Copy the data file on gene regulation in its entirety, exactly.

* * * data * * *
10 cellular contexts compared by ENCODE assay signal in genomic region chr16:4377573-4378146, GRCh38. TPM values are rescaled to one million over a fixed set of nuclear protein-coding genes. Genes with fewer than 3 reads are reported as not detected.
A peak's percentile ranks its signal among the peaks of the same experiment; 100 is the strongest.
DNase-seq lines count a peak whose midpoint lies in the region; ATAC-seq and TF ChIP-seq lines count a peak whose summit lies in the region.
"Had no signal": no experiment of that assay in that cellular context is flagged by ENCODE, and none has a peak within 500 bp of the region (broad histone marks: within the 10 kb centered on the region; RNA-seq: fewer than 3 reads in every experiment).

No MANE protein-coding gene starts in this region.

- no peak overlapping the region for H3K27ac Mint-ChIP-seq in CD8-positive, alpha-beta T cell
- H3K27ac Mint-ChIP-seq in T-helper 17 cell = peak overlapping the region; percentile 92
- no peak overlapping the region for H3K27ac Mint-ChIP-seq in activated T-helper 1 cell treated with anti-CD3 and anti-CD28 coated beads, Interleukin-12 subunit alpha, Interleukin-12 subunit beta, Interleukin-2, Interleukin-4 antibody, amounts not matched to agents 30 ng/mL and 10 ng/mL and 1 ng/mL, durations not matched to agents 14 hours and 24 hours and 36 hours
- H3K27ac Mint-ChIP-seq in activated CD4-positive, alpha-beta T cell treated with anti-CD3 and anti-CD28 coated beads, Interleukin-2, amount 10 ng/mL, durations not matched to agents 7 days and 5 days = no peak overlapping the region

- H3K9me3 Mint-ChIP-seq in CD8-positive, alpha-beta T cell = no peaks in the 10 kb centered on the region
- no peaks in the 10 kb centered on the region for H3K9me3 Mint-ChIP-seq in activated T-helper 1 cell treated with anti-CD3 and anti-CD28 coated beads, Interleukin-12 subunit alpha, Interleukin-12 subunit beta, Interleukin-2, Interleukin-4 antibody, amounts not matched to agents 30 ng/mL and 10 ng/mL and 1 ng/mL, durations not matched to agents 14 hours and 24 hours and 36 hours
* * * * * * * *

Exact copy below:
10 cellular contexts compared by ENCODE assay signal in genomic region chr16:4377573-4378146, GRCh38. TPM values are rescaled to one million over a fixed set of nuclear protein-coding genes. Genes with fewer than 3 reads are reported as not detected.
A peak's percentile ranks its signal among the peaks of the same experiment; 100 is the strongest.
DNase-seq lines count a peak whose midpoint lies in the region; ATAC-seq and TF ChIP-seq lines count a peak whose summit lies in the region.
"Had no signal": no experiment of that assay in that cellular context is flagged by ENCODE, and none has a peak within 500 bp of the region (broad histone marks: within the 10 kb centered on the region; RNA-seq: fewer than 3 reads in every experiment).

No MANE protein-coding gene starts in this region.

- no peak overlapping the region for H3K27ac Mint-ChIP-seq in CD8-positive, alpha-beta T cell
- H3K27ac Mint-ChIP-seq in T-helper 17 cell = peak overlapping the region; percentile 92
- no peak overlapping the region for H3K27ac Mint-ChIP-seq in activated T-helper 1 cell treated with anti-CD3 and anti-CD28 coated beads, Interleukin-12 subunit alpha, Interleukin-12 subunit beta, Interleukin-2, Interleukin-4 antibody, amounts not matched to agents 30 ng/mL and 10 ng/mL and 1 ng/mL, durations not matched to agents 14 hours and 24 hours and 36 hours
- H3K27ac Mint-ChIP-seq in activated CD4-positive, alpha-beta T cell treated with anti-CD3 and anti-CD28 coated beads, Interleukin-2, amount 10 ng/mL, durations not matched to agents 7 days and 5 days = no peak overlapping the region

- H3K9me3 Mint-ChIP-seq in CD8-positive, alpha-beta T cell = no peaks in the 10 kb centered on the region
- no peaks in the 10 kb centered on the region for H3K9me3 Mint-ChIP-seq in activated T-helper 1 cell treated with anti-CD3 and anti-CD28 coated beads, Interleukin-12 subunit alpha, Interleukin-12 subunit beta, Interleukin-2, Interleukin-4 antibody, amounts not matched to agents 30 ng/mL and 10 ng/mL and 1 ng/mL, durations not matched to agents 14 hours and 24 hours and 36 hours